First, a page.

From denim diapers and rugged fire-proof jeans to flowing eco-friendly and anti-bacterial material in bright hues, the Indian textile industry is experimenting with technical fabrics in a big way.
As investment pours in from companies and brands such as LNJ Denims, Neva Garments and Birla Cellulose, ace fashion designers Aruna Singh and Bibi Russell and top IIT scientists are working to churn out technical fabrics.
Technical textiles are not only confined to industrial applications like roads and construction activities, but also find a place in lifestyle products like kitchen wipes, lingerie, bedsheets and clothes.
Designers mix different yarns to make specialty fabrics.
These can be used to make sportwear that absorbs and dries sweat and curtains with anti-microbial qualities, besides other products.
“We have recently unveiled a range of technical textiles, including denims that don’t absorb water. We will invest Rs 200 crore on research and development in the next three years, signifying growing demand for the technical fabric,” said Y C Gupta, the CEO of LNJ Denims.
He said that as the cost of production is high in Europe and the US, the focus is shifting to South-East Asia, where the basic wage structure is low.
Neva Garments Executive Director and CEO Vishal Jain credits the increasing popularity of technical fabric to growing awareness. “While emphasis remains on cotton because of hot climate, people come across an array of textiles abroad. Then they demand the same back home,” he said.
Neva annually launches at least 3-4 new special fabrics.
The zooming interest of firms in specialty textiles has increased sponsorships for research in the field, which is indicative of companies evolving a long-term outlook.
Kushal Sen, the Professor and Head of the Textile Technology Department at IIT Delhi, said that earlier, companies would mostly approach the institute for consultation on short-term assignments.
“But in last 2-3 years, the department has seen at least a 10 per cent surge in research sponsorships, as corporates have realised that investing in textile research will bring them long-term capital gains,” he said.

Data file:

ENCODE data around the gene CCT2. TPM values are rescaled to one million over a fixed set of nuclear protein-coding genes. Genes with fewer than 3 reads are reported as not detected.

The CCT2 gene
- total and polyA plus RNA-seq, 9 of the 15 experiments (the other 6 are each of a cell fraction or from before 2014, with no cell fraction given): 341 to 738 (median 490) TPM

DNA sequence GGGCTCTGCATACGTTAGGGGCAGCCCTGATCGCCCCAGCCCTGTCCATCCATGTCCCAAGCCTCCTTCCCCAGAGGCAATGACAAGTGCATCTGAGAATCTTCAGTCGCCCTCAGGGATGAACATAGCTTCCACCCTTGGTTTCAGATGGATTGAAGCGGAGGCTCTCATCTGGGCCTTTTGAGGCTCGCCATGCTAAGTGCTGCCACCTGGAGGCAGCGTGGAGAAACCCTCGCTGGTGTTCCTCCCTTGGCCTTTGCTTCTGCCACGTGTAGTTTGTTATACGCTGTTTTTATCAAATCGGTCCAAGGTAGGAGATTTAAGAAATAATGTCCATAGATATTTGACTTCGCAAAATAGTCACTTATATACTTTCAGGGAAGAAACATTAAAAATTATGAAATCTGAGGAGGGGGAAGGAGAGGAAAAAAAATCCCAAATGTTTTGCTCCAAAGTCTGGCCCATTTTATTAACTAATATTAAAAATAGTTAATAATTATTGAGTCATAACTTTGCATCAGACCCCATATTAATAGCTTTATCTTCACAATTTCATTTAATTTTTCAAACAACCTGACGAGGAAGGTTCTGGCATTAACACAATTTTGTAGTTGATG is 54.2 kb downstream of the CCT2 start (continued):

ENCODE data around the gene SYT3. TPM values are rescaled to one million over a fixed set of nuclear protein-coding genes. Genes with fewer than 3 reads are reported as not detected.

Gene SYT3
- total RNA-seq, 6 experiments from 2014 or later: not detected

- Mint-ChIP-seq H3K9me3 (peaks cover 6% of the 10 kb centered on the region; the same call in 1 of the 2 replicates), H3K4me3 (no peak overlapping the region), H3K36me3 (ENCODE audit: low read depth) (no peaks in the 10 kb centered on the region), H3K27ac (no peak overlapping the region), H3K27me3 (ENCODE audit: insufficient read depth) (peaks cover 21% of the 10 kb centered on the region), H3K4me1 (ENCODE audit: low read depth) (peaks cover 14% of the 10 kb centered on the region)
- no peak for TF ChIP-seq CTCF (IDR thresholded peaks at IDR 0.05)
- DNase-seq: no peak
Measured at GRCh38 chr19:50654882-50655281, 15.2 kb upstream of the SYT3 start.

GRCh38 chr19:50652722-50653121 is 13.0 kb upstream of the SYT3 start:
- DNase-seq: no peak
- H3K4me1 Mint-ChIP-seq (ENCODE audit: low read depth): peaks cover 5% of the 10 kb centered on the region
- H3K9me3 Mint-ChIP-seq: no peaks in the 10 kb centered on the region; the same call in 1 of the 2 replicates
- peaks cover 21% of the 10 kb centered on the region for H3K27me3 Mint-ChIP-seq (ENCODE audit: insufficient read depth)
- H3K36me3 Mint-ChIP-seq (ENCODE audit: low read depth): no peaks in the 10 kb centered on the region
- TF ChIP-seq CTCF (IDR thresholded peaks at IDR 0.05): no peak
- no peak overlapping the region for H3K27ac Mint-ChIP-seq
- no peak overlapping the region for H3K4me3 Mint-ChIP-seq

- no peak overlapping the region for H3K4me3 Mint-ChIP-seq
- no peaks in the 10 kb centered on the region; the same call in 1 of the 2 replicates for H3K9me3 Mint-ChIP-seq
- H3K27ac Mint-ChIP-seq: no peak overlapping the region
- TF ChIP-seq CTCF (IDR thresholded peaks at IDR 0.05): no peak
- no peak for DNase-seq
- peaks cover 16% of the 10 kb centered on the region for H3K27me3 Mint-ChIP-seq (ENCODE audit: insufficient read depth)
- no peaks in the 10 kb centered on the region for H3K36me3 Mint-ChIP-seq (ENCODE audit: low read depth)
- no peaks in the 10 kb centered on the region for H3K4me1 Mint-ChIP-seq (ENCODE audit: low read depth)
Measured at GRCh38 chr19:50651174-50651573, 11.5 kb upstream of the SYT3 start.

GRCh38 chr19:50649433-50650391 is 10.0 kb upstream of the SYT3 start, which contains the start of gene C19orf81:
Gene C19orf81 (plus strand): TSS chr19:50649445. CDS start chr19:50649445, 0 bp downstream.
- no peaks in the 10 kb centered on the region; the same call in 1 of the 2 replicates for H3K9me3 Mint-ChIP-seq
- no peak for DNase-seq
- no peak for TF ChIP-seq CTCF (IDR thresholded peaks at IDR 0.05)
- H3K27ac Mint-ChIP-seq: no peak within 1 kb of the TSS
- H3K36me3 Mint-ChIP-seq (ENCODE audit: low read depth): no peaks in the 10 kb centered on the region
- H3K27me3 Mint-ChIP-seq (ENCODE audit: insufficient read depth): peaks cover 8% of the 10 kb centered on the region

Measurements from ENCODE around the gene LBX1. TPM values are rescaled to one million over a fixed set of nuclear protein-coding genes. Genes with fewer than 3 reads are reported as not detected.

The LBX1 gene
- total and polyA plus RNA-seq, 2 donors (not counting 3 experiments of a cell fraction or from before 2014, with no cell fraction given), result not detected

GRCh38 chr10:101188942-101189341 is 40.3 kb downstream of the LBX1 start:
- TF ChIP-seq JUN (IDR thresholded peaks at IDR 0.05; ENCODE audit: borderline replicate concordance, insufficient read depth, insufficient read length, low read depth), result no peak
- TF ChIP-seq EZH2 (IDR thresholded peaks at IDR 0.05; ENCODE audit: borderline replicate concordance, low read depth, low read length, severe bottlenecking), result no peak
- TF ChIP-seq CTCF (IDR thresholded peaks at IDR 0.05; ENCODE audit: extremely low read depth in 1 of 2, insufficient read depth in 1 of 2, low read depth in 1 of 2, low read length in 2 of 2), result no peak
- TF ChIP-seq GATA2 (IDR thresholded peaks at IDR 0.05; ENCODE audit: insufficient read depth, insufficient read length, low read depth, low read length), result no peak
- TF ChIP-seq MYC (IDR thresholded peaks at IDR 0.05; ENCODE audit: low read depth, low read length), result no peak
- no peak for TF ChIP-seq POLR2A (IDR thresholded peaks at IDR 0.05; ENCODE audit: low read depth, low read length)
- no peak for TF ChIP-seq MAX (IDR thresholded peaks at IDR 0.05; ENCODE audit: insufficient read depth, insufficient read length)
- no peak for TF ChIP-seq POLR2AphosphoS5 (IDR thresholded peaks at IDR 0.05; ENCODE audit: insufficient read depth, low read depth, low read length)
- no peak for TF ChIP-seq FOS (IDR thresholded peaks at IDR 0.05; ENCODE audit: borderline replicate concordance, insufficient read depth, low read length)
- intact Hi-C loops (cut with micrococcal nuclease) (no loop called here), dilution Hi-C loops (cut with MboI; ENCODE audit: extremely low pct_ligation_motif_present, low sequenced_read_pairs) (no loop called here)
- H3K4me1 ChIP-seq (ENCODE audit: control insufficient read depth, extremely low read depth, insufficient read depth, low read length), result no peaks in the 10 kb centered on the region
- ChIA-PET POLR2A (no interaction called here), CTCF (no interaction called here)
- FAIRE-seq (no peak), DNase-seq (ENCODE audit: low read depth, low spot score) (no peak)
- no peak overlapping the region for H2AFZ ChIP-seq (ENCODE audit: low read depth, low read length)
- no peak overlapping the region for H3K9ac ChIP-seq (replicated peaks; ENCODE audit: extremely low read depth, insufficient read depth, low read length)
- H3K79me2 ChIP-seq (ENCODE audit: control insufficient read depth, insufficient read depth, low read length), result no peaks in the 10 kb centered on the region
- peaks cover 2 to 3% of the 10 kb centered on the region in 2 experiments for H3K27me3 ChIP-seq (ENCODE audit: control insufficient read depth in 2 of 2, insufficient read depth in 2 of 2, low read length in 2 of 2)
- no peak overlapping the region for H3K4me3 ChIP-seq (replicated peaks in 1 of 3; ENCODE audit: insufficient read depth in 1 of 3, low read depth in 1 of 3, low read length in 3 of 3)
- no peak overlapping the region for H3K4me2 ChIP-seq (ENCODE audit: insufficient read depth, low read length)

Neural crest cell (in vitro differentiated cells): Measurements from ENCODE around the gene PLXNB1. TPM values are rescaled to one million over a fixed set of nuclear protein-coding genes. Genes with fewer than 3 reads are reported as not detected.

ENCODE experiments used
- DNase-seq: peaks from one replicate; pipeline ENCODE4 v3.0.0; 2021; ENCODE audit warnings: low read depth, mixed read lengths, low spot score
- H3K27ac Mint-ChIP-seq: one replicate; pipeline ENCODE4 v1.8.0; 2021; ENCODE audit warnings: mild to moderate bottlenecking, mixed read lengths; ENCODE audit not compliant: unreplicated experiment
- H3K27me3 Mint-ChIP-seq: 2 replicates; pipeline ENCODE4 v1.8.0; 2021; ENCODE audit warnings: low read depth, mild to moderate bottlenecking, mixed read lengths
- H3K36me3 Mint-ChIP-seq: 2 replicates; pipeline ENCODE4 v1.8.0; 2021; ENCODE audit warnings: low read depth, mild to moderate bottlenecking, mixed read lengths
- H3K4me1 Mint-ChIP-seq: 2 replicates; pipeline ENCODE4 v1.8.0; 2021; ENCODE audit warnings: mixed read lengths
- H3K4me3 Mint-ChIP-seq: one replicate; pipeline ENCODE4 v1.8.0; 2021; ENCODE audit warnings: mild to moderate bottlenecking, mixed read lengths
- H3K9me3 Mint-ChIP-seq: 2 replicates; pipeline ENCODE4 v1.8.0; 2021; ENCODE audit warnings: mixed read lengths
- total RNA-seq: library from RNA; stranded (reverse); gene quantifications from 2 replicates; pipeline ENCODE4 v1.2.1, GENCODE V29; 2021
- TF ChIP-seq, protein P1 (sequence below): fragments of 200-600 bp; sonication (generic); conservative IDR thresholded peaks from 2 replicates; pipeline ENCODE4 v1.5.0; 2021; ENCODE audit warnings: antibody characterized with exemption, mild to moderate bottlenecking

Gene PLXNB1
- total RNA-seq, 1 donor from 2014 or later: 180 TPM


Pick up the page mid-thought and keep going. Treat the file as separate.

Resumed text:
According to government data, the country’s technical textiles market is estimated to grow to Rs 70,151 crore by 2012-13 from an estimated Rs 41,756 crore in 2007-08, or about 11 per cent annually.
Talking about the untapped potential of the technical textiles, Gupta said: “A boom in the technical fabric market is just waiting to happen, as the country is blessed with a burgeoning middle class. In the next five years, its market size would reach several thousand crore (rupees).”
Fashion designer Aruna Singh, who romances with traditional fabrics like the ‘rough’ khadi and kota dooria, said: “People want different textures all the time. And what could be more unique than handspun (technical) fabrics.”
She claimed that monthly sales of items of special fabric have gone up nearly 75 per cent in the past five years.
While acknowledging the trend, FICCI Additional Director & Head — Manufacturing Chetan Bijesure said only four sectors — packaging, automotives, infrastructure and clothing — use the speciality fabric at present.
He, however, said the Indian market has huge potential and the consumption of these materials will pick up.